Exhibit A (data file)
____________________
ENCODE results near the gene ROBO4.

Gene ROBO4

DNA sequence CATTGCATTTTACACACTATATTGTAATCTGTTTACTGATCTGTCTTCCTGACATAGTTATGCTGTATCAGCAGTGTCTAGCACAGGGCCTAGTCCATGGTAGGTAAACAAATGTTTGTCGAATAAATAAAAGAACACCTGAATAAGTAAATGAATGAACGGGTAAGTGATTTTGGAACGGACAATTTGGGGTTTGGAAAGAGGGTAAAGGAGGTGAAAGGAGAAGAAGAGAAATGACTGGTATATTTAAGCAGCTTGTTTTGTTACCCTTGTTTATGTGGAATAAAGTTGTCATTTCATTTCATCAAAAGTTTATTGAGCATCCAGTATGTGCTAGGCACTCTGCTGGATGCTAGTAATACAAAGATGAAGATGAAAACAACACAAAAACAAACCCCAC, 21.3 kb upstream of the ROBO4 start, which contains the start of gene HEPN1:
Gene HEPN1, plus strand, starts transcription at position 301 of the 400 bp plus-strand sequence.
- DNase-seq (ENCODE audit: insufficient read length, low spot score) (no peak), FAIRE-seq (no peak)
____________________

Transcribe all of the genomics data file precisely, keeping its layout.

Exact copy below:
ENCODE results near the gene ROBO4.

Gene ROBO4

DNA sequence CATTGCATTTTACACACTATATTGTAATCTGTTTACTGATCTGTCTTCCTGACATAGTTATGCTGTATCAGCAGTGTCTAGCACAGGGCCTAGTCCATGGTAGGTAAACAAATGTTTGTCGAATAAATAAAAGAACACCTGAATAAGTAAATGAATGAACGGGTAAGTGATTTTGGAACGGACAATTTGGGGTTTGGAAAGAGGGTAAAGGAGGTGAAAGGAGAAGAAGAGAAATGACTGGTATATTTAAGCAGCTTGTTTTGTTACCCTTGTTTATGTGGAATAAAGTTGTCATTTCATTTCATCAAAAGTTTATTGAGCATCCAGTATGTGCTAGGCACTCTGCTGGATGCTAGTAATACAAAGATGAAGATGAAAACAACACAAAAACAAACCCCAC, 21.3 kb upstream of the ROBO4 start, which contains the start of gene HEPN1:
Gene HEPN1, plus strand, starts transcription at position 301 of the 400 bp plus-strand sequence.
- DNase-seq (ENCODE audit: insufficient read length, low spot score) (no peak), FAIRE-seq (no peak)